You could, tossing away a decent amount of data and spending a lot of time doing so. You could just do the adjustment on an Adjustment Layer and set the bend mode to Luminosity and produce the same results faster, without all the Lab conversion inducing data loss.

Andrew, I stand corrected. I should have hesitated to post on a colour topic, but I was just trying to be helpful. Now I shall stick to my B/W pictures  

John
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bjanes
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« Reply #11 on: June 30, 2010, 02:45:06 PM »
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Quote from: digitaldog
You could, tossing away a decent amount of data and spending a lot of time doing so. You could just do the adjustment on an Adjustment Layer and set the bend mode to Luminosity and produce the same results faster, without all the Lab conversion inducing data loss.
Using the luminosity blend mode is definitely easier than converting to and from L*a*b. That conversion would entail considerable data loss if done with 8 bpc, but the visual effect often will be negligible. However, using 16 (or 15+1) bpc will dramatically reduce the data loss and I think that it would be visually undetectable even with the most extreme adjustments. I invite anyone to prove me wrong.
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digitaldog
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« Reply #12 on: June 30, 2010, 02:46:56 PM »
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Quote from: bjanes
However, using 16 (or 15+1) bpc will dramatically reduce the data loss and I think that it would be visually undetectable even with the most extreme adjustments. I invite anyone to prove me wrong.

No disagreement there. Absolutely do this kind of editing in high bit.
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Andrew Rodney
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stamper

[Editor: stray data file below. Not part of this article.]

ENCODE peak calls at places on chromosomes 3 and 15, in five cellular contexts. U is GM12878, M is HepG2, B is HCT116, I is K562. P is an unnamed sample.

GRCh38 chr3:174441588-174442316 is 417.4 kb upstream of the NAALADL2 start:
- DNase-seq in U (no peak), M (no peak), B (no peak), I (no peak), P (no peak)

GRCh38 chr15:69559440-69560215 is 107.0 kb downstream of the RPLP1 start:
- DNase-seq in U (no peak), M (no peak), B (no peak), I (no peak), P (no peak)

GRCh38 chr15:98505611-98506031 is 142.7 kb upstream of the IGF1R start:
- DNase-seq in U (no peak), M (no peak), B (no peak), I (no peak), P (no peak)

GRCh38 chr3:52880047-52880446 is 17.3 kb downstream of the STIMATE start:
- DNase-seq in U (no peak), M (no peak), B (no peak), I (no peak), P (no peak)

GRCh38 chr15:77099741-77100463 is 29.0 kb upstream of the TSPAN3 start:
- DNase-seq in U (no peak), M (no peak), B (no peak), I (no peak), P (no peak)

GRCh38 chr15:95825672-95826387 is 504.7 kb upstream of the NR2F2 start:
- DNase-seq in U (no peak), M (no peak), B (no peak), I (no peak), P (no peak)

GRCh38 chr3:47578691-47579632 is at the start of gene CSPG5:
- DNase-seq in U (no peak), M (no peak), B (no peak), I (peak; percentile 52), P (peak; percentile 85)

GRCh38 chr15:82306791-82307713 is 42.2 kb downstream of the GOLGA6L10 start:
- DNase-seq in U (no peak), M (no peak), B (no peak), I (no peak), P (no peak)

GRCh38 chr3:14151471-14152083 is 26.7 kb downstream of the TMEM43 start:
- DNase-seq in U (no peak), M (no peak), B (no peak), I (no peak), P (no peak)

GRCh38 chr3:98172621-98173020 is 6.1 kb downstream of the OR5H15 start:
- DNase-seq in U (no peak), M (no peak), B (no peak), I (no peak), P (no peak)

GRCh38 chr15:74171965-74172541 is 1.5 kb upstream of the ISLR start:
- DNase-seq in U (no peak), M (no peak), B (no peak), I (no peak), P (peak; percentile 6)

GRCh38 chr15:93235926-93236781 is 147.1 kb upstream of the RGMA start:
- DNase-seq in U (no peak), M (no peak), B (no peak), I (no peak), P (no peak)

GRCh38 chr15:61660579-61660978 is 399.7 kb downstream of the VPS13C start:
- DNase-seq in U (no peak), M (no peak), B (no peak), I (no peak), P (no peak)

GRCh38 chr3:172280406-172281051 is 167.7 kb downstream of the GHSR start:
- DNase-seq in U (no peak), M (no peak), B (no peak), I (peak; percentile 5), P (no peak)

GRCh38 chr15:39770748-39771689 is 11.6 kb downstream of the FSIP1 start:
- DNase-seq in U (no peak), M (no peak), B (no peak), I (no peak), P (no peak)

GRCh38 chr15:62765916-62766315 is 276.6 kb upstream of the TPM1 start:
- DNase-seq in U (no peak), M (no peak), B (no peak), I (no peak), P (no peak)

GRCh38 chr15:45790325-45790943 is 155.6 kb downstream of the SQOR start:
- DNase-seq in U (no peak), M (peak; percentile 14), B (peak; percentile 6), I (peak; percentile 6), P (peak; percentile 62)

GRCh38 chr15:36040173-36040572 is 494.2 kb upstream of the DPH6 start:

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« Reply #13 on: July 01, 2010, 03:08:08 AM »
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Quote from: digitaldog
No disagreement there. Absolutely do this kind of editing in high bit.


Andrew, you must be getting old? You didn't mention Dan once.
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digitaldog
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« Reply #14 on: July 01, 2010, 08:14:07 AM »
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Quote from: stamper
Andrew, you must be getting old? You didn't mention Dan once.

I am but it beats the alternative.
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Andrew Rodney
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JohanNyberg
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« Reply #15 on: July 02, 2010, 01:43:58 AM »
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As a former sound technician with some experience and theoretical knowledge of digital processing, I wonder if there are any usable analogies with image processing. I guess that high resolution computation is important with images as well. The mixing console I used employed something like 56 bit precision for 24 bit output. A lot of effort is put into dithering output with shaped noise before truncating to the output word length. It would be interesting to know what LR does. I suppose it all boils down to information theory, of which I have very little, and engineering. And taste.
Johan